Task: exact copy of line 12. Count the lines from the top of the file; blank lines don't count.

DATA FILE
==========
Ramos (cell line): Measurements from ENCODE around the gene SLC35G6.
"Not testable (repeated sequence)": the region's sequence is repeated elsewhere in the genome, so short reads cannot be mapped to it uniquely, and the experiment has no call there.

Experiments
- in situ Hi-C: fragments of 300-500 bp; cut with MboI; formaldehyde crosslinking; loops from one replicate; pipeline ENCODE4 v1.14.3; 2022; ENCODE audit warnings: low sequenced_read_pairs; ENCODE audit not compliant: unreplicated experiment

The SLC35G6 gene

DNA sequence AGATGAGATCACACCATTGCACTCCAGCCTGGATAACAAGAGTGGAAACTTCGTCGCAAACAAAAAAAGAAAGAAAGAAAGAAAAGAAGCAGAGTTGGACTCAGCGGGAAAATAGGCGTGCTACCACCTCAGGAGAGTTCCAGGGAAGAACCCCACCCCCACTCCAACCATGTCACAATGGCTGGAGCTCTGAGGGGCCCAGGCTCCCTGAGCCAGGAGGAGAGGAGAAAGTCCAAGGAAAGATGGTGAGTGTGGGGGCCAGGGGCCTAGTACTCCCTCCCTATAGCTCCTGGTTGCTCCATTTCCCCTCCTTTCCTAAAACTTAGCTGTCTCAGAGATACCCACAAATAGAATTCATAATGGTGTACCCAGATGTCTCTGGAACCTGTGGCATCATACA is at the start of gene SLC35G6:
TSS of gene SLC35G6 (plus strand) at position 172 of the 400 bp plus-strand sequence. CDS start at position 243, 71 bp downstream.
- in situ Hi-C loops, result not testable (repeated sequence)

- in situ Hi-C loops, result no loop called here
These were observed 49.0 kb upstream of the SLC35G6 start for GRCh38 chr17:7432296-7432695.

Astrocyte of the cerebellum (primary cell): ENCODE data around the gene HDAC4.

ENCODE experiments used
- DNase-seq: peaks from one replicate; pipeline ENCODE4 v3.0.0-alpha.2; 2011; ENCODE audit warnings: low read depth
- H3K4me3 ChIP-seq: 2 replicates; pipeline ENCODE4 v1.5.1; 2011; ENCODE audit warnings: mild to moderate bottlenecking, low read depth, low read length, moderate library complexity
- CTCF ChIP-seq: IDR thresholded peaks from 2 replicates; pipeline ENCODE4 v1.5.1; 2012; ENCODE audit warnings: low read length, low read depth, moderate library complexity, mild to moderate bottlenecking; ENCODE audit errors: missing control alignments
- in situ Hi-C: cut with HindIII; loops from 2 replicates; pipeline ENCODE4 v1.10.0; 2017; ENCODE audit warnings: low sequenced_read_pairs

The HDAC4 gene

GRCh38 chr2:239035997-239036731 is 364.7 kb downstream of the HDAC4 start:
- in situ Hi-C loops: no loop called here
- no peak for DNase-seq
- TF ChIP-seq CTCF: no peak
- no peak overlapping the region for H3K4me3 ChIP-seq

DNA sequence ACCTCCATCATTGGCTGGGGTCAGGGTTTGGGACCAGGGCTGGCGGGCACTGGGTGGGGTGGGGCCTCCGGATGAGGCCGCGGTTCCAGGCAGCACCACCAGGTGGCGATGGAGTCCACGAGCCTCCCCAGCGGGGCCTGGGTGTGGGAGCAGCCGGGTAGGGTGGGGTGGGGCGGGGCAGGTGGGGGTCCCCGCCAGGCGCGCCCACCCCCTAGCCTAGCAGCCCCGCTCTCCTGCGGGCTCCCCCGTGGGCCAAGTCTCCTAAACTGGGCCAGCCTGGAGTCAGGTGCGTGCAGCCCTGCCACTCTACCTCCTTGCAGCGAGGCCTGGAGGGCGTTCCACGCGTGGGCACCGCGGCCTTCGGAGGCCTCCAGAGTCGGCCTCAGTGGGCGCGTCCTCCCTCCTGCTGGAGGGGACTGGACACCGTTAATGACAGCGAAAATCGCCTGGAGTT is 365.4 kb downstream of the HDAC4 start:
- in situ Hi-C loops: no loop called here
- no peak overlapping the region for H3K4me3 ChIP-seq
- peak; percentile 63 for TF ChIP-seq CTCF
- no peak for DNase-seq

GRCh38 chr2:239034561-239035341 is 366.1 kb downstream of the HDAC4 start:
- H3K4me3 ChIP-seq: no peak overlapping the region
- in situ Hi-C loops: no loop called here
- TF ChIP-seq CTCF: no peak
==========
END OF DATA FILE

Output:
ENCODE experiments used